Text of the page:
Nieto Senetiner makes several different Malbec or Malbec-based blends. The 2000 vintage of their premium bottling, Cadus ($30), showed an earthy bass, topped with blackberry and tobacco notes. The finish is dominated by earth, firm tannins, and a touch of prune. The more affordable Nieto Reserva 2002 ($10) shows fruit on the nose, evolving into an earthier palate with clove and vanilla spice on the finish. The budget Santa Isabel 2003 blends fruit and spice – think fruitcake – with a round texture and mouthfeel.

Bonarda: Argentina’s other signature grape; while not as well known, it’s actually more widely planted. Like Malbec, it’s a bigger deal in Argentina than it is back home. There are plantings of Bonarda in Piedmont, Italy, but many vineyards were replanted instead with Freisa and Barbera post-phylloxera. Bonarda tends to make lighter, fruitier wines than most of the other varietals common in Argentina; the Nieto Senetiner Bonarda Reserva 2002 is richer than many, with lots of red fruits buttressed by smoke and tobacco. Its soft tannins lend it to milk chocolate, chicken, and salmon.

Value: For many, South American wine has become synonymous with value. Value is most recognized at the lower price points: an Argentine wine at $10 or less will taste like it cost significantly more. What some wine shoppers miss is that for many Argentine producers this value continues at the higher price points; the $20 or $30 bottle also costs better than many other, similarly-priced wines from other parts of the world. Value isn’t just about being cheap.

Nieto Senetiner sells wines at three price points, essentially. The Santa Isabel wines are aimed at the budget market at $8 and includes two reds – Cabernet Sauvignon and Malbec – and a white blend of Chardonnay and Viognier.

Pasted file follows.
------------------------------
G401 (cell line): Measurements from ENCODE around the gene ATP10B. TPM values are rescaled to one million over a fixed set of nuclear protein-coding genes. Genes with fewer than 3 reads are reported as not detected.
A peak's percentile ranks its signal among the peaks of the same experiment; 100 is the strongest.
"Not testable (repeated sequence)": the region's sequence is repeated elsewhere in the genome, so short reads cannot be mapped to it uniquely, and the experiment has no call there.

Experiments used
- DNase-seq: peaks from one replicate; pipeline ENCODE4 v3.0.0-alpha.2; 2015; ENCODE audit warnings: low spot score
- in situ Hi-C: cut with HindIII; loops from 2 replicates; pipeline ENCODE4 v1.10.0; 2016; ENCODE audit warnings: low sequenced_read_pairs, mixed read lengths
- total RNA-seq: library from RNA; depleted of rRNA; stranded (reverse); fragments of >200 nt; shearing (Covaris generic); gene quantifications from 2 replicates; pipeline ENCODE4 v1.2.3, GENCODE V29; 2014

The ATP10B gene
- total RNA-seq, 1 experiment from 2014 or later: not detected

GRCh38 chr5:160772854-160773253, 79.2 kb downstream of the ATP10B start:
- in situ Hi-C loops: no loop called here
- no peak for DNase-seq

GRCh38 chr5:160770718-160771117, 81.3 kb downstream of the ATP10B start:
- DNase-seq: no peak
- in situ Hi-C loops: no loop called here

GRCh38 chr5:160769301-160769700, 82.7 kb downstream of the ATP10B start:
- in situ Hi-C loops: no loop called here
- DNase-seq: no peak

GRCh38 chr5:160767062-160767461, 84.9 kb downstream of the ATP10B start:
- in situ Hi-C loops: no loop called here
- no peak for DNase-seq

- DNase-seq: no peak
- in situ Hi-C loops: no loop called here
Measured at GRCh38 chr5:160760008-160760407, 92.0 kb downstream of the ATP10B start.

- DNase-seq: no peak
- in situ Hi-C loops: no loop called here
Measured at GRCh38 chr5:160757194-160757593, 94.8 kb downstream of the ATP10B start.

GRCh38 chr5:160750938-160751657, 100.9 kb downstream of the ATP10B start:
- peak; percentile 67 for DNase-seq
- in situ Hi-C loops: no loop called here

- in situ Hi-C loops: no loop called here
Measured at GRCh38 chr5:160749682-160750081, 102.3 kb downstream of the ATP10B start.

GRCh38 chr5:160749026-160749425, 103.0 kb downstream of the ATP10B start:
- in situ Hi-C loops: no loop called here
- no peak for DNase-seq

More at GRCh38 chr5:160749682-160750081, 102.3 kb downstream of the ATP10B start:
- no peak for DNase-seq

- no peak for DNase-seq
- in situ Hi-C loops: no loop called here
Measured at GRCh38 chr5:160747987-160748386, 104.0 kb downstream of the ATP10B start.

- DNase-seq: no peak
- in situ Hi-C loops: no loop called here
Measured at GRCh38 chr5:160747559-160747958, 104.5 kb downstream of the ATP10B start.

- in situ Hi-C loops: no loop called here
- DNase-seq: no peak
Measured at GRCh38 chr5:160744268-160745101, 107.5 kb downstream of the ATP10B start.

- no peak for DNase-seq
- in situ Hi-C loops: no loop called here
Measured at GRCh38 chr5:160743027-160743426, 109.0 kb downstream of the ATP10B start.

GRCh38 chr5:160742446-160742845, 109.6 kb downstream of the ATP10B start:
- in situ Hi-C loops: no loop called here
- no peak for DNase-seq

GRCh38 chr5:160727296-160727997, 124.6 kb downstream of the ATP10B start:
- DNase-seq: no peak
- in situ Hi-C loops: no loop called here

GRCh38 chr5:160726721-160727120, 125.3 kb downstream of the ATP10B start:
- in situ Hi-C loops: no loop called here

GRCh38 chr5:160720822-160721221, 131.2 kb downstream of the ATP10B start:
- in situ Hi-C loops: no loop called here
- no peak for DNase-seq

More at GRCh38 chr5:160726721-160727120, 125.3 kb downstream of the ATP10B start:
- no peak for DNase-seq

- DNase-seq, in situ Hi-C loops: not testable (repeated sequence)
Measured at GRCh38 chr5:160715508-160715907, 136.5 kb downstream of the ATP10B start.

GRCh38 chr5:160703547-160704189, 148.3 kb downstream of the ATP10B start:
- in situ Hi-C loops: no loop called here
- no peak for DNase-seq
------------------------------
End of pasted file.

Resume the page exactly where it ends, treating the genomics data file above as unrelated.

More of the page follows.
The Nieto Reserva line sits at the $10 mark except for the Bonarda at $20. The white Reserva is a 100% Chardonnay, medium-bodied and creamy, with lots of tropical fruit. In addition to the Malbec, the other red is a Cabernet-Shiraz blend – while they choose to call it Shiraz in tribute to the Australians who first thought of blending the two grapes, it actually reminds me of Californian Syrah in many ways. Berry fruits are wrapped by layers of coffee, earth, chocolate, spice, and vanilla. At $10 they’ve done more with the blend than many of their Aussie forebears.

The Cadus wines are the pinnacle of the Nieto Senetiner portfolio, retailing at $30. The companion to the Malbec mentioned above is a Cabernet Sauvignon. The 2000 has a nose of cassis, blackberry, and tobacco, blossoming into vanilla and smoke on the palate. The wine is round and rich, with dry, firm tannins.

Ironically what may be the best value in their portfolio lies outside this three- level layout. The Don Nicanor sits alone at the $13 price point, an even blend of Malbec, Merlot, and Cabernet Sauvignon. The 2000 gives off clove and dark fruit aromas, supported on the palate by earth, pencil lead, and roasted coffee.

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   Published: December 2004